K N Williams, MD, L Hussain, MSc, MHA, K Meister, MD. TriHealth
Introduction: There's currently not a well-accepted optimal procedure for umbilical hernia repair (UHR) in patients with obesity when comparing laparoscopic repair (LR) versus open repair (OR). The purpose of this study was to evaluate if there is a difference in post-operative complications after LR versus OR with the goal of indicating an optimal approach.
Methods: A retrospective analysis was completed using the 2016 NSQIP database to identify patients with obesity (BMI >30) who underwent laparoscopic or open UHR. Patients were divided into OR and LR groups, and post-operative outcomes were compared, focusing on wound complications.
Results: A total of 12,026 patients with obesity who underwent UHR were identified; 9,695 underwent OR, while 2,331 underwent LR. The LR group was found to have a statistically significant higher BMI (37.5 vs 36.1; p<0.01) and higher incidence of diabetes mellitus requiring therapy (18.4% vs 15.8%; P<0.01), hypertension (47.5% vs 43.8%; p<0.01), and current smoker status (18.6% vs 16.5%; p<0.02). The operative time was significantly longer in the LR group (70 vs 44 minutes; p<0.01). Superficial surgical site infection (SSI) was significantly higher in the OR group (1.5% vs 0.9%; p<0.03), and there was a trend towards higher deep SSI in the OR group (0.3% vs 0.5%; p=0.147). There was no difference in organ space SSI, wound disruption, nor return to OR. On logistic regression, morbidity (defined as superficial, deep, and organ space SSIs) was significantly increased in the OR group (p<0.01). Predicting factors significantly associated with increased morbidity included female gender and higher BMI.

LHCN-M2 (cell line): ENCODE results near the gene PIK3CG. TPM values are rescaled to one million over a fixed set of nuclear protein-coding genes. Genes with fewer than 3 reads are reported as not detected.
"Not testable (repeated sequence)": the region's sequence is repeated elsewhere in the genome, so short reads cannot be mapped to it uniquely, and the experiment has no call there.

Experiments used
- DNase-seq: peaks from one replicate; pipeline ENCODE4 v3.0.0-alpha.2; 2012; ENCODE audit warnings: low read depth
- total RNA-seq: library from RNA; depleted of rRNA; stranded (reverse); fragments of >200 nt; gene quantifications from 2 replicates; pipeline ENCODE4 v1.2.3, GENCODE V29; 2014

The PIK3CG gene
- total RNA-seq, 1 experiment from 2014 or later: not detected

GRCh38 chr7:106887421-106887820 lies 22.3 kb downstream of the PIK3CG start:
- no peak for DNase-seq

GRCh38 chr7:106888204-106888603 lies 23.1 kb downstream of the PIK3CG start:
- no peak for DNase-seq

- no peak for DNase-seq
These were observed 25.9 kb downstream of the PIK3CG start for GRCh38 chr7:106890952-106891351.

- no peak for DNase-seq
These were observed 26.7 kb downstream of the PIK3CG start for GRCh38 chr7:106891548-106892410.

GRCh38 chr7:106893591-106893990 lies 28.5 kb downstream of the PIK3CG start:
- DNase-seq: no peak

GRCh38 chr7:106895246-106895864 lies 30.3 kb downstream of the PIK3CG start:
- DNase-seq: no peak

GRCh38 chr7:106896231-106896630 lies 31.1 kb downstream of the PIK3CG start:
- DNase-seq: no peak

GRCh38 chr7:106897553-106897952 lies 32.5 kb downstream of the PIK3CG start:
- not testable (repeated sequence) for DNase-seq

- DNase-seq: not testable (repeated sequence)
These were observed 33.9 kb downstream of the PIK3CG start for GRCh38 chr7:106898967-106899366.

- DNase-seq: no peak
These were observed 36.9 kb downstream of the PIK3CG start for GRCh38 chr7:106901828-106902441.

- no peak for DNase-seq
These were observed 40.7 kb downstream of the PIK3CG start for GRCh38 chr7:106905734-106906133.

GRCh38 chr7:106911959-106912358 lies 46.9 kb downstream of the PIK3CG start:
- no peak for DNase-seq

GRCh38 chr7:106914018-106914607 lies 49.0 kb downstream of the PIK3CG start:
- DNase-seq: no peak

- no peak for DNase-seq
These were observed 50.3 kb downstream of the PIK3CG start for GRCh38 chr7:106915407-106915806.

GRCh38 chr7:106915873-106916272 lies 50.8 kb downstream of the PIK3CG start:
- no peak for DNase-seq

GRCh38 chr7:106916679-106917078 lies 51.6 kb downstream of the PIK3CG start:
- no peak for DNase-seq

Conclusion: In patients with obesity, even though the LR group had an overall higher BMI and higher rates of diabetes, hypertension, and current smoking status, they experienced decreased post-operative wound complications compared to the OR group.
|Organ Space SSI||2(.1%)||13(.1%)||.750|
|Return to OR||12(.5%)||70(.7%)||.327|
|OR Time||70±42 minutes||44±32 minutes||<.001|
Presented at the SAGES 2017 Annual Meeting in Houston, TX.
Abstract ID: 94253
Program Number: S099
Presentation Session: Inquinal and Ventral Hernia
Presentation Type: Podium